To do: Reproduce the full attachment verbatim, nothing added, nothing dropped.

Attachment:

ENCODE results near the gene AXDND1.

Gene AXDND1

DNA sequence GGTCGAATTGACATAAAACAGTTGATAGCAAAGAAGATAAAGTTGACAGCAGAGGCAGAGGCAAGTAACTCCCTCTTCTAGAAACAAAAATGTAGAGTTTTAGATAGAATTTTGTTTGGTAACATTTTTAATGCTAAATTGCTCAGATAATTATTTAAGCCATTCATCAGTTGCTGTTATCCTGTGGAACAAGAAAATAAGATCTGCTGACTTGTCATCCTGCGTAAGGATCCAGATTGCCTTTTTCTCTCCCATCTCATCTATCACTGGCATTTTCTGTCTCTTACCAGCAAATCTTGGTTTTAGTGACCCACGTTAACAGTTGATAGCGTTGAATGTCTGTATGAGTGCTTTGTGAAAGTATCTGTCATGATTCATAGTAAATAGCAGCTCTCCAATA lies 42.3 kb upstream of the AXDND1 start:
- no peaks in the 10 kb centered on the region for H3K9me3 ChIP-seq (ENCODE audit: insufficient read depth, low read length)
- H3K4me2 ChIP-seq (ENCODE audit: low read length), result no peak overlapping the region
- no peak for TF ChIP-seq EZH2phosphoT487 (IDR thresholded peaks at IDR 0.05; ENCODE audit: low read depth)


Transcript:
ENCODE results near the gene AXDND1.

Gene AXDND1

DNA sequence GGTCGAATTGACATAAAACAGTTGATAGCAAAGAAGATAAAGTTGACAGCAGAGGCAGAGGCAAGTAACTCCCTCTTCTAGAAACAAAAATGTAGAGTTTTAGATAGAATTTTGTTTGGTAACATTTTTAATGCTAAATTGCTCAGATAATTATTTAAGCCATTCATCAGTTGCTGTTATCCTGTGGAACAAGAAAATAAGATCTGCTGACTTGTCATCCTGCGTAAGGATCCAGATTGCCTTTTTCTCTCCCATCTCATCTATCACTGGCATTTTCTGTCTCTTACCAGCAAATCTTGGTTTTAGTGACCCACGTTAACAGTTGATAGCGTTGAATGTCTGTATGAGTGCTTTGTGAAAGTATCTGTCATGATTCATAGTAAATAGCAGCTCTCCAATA lies 42.3 kb upstream of the AXDND1 start:
- no peaks in the 10 kb centered on the region for H3K9me3 ChIP-seq (ENCODE audit: insufficient read depth, low read length)
- H3K4me2 ChIP-seq (ENCODE audit: low read length), result no peak overlapping the region
- no peak for TF ChIP-seq EZH2phosphoT487 (IDR thresholded peaks at IDR 0.05; ENCODE audit: low read depth)